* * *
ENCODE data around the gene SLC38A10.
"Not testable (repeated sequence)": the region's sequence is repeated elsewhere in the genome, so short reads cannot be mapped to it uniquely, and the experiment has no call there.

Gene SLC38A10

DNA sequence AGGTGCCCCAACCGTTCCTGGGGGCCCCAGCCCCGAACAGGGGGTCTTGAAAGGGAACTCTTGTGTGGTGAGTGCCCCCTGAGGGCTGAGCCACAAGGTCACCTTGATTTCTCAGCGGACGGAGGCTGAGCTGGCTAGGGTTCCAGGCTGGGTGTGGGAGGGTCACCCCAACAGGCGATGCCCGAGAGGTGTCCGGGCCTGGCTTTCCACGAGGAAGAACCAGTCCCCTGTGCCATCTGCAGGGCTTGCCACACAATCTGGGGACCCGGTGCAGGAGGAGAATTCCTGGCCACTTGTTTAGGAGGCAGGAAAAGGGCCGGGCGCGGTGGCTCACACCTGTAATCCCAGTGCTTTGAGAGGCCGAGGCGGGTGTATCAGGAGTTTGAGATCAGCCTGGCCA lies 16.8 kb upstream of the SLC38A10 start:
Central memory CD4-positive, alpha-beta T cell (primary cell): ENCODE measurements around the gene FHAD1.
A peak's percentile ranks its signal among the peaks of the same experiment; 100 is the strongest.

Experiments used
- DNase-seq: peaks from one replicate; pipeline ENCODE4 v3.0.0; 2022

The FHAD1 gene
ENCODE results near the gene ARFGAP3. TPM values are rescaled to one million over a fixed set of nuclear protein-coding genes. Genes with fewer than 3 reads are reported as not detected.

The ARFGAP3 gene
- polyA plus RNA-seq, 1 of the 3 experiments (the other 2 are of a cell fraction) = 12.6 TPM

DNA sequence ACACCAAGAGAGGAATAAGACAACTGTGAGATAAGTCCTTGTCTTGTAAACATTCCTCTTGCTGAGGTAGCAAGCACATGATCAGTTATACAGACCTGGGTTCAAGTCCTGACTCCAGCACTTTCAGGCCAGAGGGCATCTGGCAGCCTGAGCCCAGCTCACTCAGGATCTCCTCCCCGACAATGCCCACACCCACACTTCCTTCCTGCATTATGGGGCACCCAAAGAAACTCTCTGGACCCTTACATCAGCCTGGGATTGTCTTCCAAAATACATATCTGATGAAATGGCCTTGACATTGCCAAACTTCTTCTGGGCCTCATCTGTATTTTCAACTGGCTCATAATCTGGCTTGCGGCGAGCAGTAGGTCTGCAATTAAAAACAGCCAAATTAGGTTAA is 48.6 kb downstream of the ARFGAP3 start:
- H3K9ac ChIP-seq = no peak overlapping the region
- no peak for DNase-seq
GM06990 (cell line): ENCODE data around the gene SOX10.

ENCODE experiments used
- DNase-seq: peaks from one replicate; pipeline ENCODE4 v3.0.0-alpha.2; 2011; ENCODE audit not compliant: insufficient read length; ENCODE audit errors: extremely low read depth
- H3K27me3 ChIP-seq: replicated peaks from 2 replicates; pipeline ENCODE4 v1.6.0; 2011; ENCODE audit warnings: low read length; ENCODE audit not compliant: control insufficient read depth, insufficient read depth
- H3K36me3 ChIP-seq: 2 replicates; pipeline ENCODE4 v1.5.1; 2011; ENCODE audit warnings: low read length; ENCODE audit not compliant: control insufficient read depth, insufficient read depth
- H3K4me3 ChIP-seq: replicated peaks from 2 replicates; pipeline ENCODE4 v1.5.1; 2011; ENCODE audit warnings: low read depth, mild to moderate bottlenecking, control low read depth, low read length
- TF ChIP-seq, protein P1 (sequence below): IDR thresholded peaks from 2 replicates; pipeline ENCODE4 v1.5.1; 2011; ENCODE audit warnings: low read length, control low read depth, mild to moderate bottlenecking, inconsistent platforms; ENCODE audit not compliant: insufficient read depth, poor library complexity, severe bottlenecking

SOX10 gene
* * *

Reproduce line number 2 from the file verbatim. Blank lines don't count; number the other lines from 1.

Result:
"Not testable (repeated sequence)": the region's sequence is repeated elsewhere in the genome, so short reads cannot be mapped to it uniquely, and the experiment has no call there.